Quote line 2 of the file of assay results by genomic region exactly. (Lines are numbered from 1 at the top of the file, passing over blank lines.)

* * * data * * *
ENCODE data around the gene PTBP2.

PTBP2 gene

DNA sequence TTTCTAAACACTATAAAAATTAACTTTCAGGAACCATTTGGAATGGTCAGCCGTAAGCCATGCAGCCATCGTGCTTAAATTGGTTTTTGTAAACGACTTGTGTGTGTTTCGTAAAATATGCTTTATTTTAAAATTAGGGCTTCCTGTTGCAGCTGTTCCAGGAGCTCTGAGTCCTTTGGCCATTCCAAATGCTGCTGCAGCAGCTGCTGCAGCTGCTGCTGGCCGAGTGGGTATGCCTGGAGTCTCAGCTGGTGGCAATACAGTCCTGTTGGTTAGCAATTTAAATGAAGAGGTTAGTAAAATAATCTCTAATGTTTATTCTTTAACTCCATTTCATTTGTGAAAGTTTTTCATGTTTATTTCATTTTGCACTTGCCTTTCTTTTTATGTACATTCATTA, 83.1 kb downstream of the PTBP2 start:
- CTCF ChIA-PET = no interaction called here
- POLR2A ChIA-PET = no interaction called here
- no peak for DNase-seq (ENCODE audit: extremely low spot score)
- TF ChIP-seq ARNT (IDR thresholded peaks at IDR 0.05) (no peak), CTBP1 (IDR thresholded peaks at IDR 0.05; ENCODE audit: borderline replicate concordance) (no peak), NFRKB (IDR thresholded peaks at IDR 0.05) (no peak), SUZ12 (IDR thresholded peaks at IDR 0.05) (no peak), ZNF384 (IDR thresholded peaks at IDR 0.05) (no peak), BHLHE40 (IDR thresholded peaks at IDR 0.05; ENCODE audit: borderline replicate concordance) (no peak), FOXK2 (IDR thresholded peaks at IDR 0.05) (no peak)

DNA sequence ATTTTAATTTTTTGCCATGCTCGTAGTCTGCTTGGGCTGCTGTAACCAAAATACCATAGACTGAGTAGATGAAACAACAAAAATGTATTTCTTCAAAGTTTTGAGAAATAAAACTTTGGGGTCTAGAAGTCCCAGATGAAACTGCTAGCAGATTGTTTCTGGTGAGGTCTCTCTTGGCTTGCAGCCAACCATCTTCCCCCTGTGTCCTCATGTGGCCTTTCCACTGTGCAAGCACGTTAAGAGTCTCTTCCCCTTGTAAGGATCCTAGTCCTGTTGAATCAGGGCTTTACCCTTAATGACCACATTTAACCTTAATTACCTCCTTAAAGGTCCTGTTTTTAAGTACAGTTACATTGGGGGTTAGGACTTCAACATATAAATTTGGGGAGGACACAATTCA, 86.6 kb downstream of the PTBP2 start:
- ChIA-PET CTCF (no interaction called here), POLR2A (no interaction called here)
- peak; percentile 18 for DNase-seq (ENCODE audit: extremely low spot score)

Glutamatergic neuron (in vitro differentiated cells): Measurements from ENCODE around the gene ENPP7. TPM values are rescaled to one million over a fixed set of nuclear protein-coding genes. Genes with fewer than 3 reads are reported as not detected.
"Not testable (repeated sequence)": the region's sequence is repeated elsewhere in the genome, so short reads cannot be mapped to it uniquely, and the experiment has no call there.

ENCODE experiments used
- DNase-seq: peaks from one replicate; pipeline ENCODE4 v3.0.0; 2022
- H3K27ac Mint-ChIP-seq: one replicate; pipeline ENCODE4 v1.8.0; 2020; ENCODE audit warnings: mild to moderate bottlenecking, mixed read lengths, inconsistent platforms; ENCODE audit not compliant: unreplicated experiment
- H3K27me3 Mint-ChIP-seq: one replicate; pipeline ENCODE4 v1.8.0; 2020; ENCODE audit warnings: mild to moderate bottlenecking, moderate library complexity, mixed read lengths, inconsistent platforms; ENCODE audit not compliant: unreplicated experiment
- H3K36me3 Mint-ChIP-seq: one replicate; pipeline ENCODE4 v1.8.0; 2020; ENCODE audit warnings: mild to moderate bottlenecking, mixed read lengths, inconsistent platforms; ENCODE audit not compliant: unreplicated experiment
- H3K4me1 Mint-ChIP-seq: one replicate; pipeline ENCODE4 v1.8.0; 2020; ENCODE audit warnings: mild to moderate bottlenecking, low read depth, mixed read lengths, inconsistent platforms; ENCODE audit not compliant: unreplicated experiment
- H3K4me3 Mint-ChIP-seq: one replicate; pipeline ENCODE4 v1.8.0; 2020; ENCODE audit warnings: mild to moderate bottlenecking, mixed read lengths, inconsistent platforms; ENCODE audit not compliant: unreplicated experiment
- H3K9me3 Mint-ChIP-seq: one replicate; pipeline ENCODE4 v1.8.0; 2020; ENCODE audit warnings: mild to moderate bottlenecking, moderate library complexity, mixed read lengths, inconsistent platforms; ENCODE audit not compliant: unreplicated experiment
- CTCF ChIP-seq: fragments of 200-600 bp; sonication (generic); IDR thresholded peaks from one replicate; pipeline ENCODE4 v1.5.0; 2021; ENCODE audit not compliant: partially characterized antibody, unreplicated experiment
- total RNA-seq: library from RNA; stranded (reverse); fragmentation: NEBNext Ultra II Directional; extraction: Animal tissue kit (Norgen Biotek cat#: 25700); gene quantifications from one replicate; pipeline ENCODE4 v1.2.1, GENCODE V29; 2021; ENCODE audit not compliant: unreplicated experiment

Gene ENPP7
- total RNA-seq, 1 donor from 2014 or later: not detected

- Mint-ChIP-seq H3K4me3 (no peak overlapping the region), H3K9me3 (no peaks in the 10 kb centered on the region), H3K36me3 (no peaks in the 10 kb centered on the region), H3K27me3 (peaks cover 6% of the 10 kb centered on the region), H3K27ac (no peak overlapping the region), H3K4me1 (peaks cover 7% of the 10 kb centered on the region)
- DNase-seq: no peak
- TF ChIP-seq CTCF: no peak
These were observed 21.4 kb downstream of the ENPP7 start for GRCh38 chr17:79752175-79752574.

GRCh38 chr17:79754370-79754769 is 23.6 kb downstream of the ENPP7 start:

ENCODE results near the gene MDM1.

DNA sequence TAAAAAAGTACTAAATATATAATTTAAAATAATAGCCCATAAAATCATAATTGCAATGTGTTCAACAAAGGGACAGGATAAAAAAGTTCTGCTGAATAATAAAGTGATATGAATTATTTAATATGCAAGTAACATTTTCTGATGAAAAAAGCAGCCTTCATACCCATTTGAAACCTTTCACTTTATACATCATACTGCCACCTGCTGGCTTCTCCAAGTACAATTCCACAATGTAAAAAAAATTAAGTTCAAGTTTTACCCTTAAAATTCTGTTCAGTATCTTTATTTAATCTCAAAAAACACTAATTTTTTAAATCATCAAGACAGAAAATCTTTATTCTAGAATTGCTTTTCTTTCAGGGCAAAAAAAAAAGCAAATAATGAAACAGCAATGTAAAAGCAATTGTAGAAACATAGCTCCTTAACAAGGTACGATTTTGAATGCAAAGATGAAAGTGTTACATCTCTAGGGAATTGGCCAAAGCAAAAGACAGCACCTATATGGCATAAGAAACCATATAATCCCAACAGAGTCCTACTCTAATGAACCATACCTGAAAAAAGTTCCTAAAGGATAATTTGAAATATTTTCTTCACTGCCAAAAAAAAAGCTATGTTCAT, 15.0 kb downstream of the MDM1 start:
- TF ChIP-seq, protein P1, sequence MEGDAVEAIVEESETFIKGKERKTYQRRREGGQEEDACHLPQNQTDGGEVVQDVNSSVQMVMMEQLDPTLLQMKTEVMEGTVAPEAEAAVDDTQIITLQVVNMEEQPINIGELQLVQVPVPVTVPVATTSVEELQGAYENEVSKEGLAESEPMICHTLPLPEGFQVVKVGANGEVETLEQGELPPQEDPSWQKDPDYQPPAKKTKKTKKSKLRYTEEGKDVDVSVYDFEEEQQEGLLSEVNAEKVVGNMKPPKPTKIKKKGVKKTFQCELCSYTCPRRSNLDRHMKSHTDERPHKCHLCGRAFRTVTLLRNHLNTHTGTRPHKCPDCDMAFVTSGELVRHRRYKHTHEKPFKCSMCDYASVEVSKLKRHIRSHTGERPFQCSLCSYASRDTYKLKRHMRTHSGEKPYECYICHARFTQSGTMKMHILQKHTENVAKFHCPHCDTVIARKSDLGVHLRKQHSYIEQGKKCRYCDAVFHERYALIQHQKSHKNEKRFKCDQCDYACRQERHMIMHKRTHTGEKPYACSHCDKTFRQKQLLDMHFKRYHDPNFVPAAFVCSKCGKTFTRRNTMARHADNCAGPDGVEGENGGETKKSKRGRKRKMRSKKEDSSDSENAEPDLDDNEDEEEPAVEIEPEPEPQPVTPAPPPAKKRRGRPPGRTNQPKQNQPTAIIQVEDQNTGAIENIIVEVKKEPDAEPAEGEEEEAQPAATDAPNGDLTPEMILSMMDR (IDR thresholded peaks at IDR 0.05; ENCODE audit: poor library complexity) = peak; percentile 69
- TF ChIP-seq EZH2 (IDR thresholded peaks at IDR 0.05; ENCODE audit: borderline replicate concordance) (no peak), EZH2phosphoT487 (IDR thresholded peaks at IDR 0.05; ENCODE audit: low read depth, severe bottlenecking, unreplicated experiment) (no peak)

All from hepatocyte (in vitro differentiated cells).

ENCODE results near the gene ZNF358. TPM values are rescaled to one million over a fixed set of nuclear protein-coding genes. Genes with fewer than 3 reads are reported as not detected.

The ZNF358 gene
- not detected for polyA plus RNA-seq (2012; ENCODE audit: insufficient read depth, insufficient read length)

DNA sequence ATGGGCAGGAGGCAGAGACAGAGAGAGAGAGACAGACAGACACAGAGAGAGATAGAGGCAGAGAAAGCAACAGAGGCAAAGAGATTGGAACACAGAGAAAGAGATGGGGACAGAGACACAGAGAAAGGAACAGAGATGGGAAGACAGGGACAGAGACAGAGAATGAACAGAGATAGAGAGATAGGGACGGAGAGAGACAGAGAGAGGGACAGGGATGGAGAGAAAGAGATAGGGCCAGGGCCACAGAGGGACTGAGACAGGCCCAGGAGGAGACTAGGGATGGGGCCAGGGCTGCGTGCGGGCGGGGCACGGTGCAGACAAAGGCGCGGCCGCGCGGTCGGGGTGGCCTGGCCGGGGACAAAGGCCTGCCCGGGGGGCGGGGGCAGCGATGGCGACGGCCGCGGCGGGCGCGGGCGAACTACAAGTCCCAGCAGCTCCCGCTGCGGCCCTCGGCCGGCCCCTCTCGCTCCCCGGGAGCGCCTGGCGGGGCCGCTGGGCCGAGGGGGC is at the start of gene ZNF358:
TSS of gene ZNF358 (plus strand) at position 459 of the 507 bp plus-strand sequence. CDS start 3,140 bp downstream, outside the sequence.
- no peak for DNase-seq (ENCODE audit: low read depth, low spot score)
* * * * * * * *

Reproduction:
PTBP2 gene